Many of us have heard of the DarkPAN, but nailing down exactly what it is can be difficult, so I asked on Twitter. Based on my non-scientific poll, most people felt that DarkPAN was a blanket term for Perl code which does not exist in the CPAN. A smaller group of people thought of the DarkPAN as a MiniCPAN which contains Perl code not in the CPAN.
To quote TUX, a DarkPAN is:
the modules and scripts used in the wild (including non-OpenSourced company stuff) that is not publicly available (through CPAN). It is the part of perl that we cannot index, cannot analyze and cannot test when we upgrade perl.
is publicly accessible, but published outside the cpan infrastructure, resulting in a codebase that is factually public, but functionally non existent from the perspective of CPAN, as things can’t really depend on it, and subsequently doesn’t get subjected to multi Arch testing with every release, and critical breakage is likely to go unnoticed until too late.
For example: GNU Autotools/Autoconf uses Perl substantially, and is widely used in OpenSource, but due to not being on CPAN, it doesn’t attract being tested as routine against developmental versions of Perl.
This means that when Perl makes a change that breaks Auto*, it won’t be until Perl ships ( or is nearing shipping ) that people will know Autoconf is broken, which will mean there’s little to no scope for avoiding breaking it.
Greypan software is extra useful here, for another reason: It demonstrates that the argument about “stuff on darkpan could break”, is not merely a strawman, but a reality.
NB: Autotools being broken by perl changes actually happened, and late-cycle changes had to be made to Perl to avoid breakage, the “oh, consumers can fix their code” argument just isn’t helpful when the consumer is both so widespread, and important, and yet, potentially have a stagnant release process.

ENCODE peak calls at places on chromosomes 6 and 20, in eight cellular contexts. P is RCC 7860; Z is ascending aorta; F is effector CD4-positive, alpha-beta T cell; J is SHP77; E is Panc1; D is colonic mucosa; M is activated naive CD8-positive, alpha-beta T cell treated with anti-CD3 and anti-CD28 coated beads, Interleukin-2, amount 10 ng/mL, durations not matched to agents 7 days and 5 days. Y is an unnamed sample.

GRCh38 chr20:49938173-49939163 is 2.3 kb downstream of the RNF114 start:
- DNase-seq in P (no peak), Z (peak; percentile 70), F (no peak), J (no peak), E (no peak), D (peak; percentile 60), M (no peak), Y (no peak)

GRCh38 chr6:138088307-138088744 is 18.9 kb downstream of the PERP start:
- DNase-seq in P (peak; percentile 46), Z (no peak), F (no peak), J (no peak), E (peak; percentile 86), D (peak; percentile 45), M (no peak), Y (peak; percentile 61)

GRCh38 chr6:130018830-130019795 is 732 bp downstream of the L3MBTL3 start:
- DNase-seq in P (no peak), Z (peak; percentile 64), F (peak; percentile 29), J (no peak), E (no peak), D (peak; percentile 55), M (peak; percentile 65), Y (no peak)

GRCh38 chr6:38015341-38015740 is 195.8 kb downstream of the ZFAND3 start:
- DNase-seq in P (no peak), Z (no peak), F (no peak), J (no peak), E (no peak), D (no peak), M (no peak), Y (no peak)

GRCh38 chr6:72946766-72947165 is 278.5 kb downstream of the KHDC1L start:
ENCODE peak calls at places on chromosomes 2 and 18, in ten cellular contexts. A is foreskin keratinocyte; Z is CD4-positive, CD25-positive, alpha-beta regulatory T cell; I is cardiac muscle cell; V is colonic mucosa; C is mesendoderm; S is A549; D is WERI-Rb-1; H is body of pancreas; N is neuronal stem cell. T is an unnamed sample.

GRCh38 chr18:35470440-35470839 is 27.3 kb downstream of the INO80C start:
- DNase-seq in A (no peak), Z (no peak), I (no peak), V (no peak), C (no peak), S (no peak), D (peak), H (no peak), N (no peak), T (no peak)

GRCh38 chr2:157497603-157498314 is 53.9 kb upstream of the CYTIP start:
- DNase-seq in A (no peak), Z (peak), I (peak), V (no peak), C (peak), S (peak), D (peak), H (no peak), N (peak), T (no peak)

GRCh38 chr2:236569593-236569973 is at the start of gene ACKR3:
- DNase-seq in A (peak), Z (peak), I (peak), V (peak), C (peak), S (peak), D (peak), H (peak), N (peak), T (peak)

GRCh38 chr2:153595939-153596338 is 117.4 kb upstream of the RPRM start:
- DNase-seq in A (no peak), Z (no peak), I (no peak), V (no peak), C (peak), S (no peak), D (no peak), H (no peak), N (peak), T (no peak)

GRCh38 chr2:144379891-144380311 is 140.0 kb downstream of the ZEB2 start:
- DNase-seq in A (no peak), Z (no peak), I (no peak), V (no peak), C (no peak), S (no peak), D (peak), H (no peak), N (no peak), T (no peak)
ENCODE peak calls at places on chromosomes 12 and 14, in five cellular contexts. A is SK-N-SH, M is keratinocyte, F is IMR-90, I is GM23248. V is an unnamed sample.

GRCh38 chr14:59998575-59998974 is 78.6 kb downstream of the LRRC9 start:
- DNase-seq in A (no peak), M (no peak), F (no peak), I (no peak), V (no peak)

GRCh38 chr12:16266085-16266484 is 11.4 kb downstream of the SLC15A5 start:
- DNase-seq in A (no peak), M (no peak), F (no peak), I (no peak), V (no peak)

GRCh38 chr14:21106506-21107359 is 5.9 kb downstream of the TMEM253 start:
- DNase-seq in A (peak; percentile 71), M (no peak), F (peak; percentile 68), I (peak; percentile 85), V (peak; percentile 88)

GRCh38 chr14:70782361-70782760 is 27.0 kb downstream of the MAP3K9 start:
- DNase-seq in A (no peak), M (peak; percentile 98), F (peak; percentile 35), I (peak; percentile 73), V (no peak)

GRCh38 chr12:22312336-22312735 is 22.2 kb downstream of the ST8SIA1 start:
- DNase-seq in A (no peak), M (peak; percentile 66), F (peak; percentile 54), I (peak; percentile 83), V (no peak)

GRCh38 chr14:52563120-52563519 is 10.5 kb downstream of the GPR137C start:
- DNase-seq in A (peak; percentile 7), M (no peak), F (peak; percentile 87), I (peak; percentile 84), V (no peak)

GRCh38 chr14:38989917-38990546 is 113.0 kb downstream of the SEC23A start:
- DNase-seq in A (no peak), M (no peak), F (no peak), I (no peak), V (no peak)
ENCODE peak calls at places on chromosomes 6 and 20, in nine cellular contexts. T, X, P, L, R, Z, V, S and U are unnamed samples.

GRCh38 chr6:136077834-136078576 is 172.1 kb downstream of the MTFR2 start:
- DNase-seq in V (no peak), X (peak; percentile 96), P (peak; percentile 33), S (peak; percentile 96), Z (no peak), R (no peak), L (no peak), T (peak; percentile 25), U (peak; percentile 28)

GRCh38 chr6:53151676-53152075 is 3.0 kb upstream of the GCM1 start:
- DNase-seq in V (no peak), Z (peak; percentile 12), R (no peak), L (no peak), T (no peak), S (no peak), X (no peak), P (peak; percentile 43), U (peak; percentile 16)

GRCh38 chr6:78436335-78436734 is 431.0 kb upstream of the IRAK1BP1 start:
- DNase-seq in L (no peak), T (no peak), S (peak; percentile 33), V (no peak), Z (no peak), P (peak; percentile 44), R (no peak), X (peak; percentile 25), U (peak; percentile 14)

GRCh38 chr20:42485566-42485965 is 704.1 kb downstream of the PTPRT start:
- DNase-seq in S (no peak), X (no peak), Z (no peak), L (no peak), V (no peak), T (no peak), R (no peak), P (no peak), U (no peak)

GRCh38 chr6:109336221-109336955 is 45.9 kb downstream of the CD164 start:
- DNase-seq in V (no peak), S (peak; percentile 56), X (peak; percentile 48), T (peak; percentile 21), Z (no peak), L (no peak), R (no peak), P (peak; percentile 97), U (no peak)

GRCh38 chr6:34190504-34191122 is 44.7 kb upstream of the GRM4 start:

Hence, it’s a darkpan that doesn’t immediately appear “dark”, but functions with most of the downsides of a darkpan
I think that’s a better summary than I could provide.
The Lower Case PANs
After much discussion about CPAN and friends. What about
cpanm and even
cpm? These all have one thing in common. They are utilities for installing modules from CPAN.
cpan is the name of (probably) the oldest CPAN installer client which is still in use. Read the docs.
cpanp is an iteration on the functionality which was brought to us by the
cpan client. It was initially easier to set up than
cpan and had more options.
cpanpis the user interface (CLI) to CPANPLUS, a module that once tried to extend and generalize cpan/CPAN but is now obsolete and removed from CORE.
cpanm is the
cpanminus command line CPAN installer. The name is a play on CPANPLUS. Written by MIYAGAWA, this command line interface did away with much of the configuration involved in using both
cpanp. It offered a faster and friendlier way for people to get up and running when they wanted to install CPAN modules. Read the docs.
cpm is an even faster version of
cpanm. It has more dependencies, but it can install modules in parallel, making it potentially much faster at installation than any of the other CPAN installers. Read the docs.
If you found any of this confusing, you are not alone. To truly understand all of these tools (and even their names) it helps to understand the historical context in which they came to exist. There’s a lot of developer and community effort which has gone into the development of these tools and resources. I’m very grateful for it as these tools save me countless hours of my own time every week. Hopefully this little walk down CPAN‘s memory lane has been helpful to you. In future, if a friend or colleague is confused as to the meaning of any of these terms, you’ll be well placed to bore them to tears with the details.
If you’d like to discuss this post, /r/perl might be a good place for that.